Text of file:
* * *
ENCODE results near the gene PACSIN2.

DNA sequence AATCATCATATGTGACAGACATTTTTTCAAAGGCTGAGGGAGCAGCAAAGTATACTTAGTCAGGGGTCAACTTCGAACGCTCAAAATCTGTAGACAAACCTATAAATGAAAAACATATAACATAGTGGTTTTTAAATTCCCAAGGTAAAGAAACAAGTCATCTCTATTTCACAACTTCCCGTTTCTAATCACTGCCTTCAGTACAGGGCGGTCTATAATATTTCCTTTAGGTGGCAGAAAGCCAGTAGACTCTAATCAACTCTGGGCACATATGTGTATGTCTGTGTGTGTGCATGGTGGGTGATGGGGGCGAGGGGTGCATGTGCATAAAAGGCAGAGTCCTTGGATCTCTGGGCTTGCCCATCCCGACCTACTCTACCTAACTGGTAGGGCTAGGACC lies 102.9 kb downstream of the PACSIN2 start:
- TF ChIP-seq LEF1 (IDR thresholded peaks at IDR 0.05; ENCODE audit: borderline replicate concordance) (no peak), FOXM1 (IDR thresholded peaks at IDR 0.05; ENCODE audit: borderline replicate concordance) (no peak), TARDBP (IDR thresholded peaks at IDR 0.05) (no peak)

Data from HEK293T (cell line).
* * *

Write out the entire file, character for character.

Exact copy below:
ENCODE results near the gene PACSIN2.

DNA sequence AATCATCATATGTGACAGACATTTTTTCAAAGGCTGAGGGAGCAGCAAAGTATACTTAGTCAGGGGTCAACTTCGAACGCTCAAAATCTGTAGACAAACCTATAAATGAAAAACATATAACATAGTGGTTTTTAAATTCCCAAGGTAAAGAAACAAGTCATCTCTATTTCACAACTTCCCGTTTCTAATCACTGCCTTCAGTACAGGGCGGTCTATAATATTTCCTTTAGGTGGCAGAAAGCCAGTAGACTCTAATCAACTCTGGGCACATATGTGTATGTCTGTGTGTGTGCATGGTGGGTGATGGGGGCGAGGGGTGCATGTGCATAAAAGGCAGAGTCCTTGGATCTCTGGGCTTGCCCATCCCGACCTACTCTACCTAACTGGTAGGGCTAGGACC lies 102.9 kb downstream of the PACSIN2 start:
- TF ChIP-seq LEF1 (IDR thresholded peaks at IDR 0.05; ENCODE audit: borderline replicate concordance) (no peak), FOXM1 (IDR thresholded peaks at IDR 0.05; ENCODE audit: borderline replicate concordance) (no peak), TARDBP (IDR thresholded peaks at IDR 0.05) (no peak)

Data from HEK293T (cell line).